Hmm, cell phone says it’s Andrew Churchman calling. With the usual pleasantries done, he’s got a situation to discuss. Seems the children of a fellow living in Connecticut are faced with the daunting task of disposing of their father’s print shop in preparation to sell the house. The fellow has been a lifelong letterpresser having amassed a considerable amount of type (reportedly 25+ cabinets!) It all needs to be removed, and soon! Andrew’s situation - he’s in Indianapolis and the logistics of packing and transporting such a large purchase from a distance are very challenging. Have I any thoughts or suggestions. My response - let’s relocate it all to Letterpress Things and have a good ole’ fashioned SWOOP!
Thus it began. Andrew flew in, met with the family and crafted an agreement. Andrew and I then worked out details for us to remove the shop’s contents and prepare for a sales event at the store. Now, all that was left to do was. . . move it all!
The contents were in a building, once a barn but converted for general use, with one room housing the print shop. There were cabinets, and other stuff, throughout the entire building, including on a second floor once used for hay. The retrieval began on Friday, December 29th. With my son Joe along to help, packing, staging and loading of the van began. The day was bright and sunny, and cold! Minus 11 degrees by the barn thermometer.
The Plan - empty the loft through the loft door, many empty cases, four cabinets. The van is filled front to back and to the roof. We start packing “things” in the print shop; cartons of books, paper, loose tools, leads and slugs from their cabinets onto galleys, etc. It all had to go.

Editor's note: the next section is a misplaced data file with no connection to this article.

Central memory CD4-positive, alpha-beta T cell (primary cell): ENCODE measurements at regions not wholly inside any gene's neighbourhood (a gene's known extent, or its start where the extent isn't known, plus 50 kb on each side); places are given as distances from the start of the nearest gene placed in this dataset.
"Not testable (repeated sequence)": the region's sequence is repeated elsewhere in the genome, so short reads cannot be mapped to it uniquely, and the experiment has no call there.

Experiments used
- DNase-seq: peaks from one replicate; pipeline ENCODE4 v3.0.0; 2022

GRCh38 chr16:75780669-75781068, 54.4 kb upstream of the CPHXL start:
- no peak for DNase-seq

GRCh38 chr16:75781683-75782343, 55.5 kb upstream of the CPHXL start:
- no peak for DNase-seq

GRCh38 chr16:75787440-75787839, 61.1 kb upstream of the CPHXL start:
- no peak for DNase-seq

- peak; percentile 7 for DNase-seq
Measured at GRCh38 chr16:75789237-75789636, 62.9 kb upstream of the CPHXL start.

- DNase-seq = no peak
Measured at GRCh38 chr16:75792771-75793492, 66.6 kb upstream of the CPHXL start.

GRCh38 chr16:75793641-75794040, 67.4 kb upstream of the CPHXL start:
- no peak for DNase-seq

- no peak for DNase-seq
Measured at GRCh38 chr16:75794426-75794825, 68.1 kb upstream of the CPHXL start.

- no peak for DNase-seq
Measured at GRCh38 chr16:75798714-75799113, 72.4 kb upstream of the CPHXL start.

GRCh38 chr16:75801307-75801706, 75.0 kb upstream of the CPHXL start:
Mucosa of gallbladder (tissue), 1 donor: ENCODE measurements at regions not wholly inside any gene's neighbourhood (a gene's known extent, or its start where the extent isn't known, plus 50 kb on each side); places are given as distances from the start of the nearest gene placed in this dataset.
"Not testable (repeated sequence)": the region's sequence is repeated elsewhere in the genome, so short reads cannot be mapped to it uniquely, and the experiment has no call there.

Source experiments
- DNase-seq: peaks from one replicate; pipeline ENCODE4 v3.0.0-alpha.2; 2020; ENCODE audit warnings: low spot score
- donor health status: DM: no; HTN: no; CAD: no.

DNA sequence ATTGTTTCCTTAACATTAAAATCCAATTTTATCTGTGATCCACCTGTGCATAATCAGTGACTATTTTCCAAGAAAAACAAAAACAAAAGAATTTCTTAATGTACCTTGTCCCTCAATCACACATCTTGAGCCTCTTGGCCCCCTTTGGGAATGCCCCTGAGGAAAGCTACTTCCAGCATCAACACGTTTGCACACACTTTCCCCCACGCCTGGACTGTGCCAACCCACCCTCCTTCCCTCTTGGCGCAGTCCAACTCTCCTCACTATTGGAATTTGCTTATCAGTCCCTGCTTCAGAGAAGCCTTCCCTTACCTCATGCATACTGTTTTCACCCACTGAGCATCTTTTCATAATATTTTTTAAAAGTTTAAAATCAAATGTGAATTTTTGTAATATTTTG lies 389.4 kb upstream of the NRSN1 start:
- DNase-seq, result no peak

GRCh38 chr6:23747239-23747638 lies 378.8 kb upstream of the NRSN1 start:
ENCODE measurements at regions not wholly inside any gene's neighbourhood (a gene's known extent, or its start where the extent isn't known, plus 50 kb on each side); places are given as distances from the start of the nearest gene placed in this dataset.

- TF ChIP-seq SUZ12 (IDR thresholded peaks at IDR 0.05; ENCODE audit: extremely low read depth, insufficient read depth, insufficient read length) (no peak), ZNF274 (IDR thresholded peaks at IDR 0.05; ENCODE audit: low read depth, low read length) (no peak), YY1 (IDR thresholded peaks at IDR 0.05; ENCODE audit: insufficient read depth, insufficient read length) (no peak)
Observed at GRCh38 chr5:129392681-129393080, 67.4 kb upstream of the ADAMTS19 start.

Day two, Saturday, December 30th, began at 6 a.m., in the dark at Ryder Truck Rental to pick up a 16 footer with a lift gate. As daylight broke it was a bit warmer, about 10 degrees. The sky was deep gray; snow in the forecast. Fortified with extra large cups of Dunkin’ Donut coffee (no heat in the building, by the way), Dave (a longtime associate accustomed to such activity), Joe and myself arrived shortly after 8 a.m. Alas, so did the snow, continuing all day with about five inches of accumulation.
The Plan - get it all loaded. So it began; pull a case, check it’s weigh, slip sideways out the door, shuffle along a snowy path about 50 feet up an embankment, and place the case(s) on a pallet on the lift gate. When full, relocate pallet inside truck. Then the presses; strapped to a two wheeler and dragged up the path, wrestled onto the lift gate, in the snow. After the presses came the cabinets, a couple anyway. The truck is now at weight capacity, so we pile in, head back to Chicopee, off-load and return.
It’s now 4 p.m., daylight is waning, the temperature dropping, and there's a lot yet to load. Over the next four hours the remaining cabinets, and dozens of boxes, galleys, and buckets were hauled out, palletized, and shrink wrapped. At about 10:00 p.m., with every last thing in the truck loaded and secured, with tired, aching muscles, and now under the light of a full moon, we drove off to our respective homes for hot showers and bed. Despite it all, there’s an undefinable satisfaction about what’s been accomplished. A labor of love, a love of labor!
Day 3, Sunday, December 31st began sunny, bright, and cold. The Plan - off load the second truck load. After a hearty breakfast, and with Dave’s help, the truck was emptied. Over the next few hours everything had to be moved off the dock to the fourth floor. That’s when and where the real planning started. “How do we fit all those cabinets on the floor, keeping floor loading and accessability in mind!” Eventually it all came together. Now it’s time to plan a Swoop! Follow along the next several weeks for details about the Swoop itself.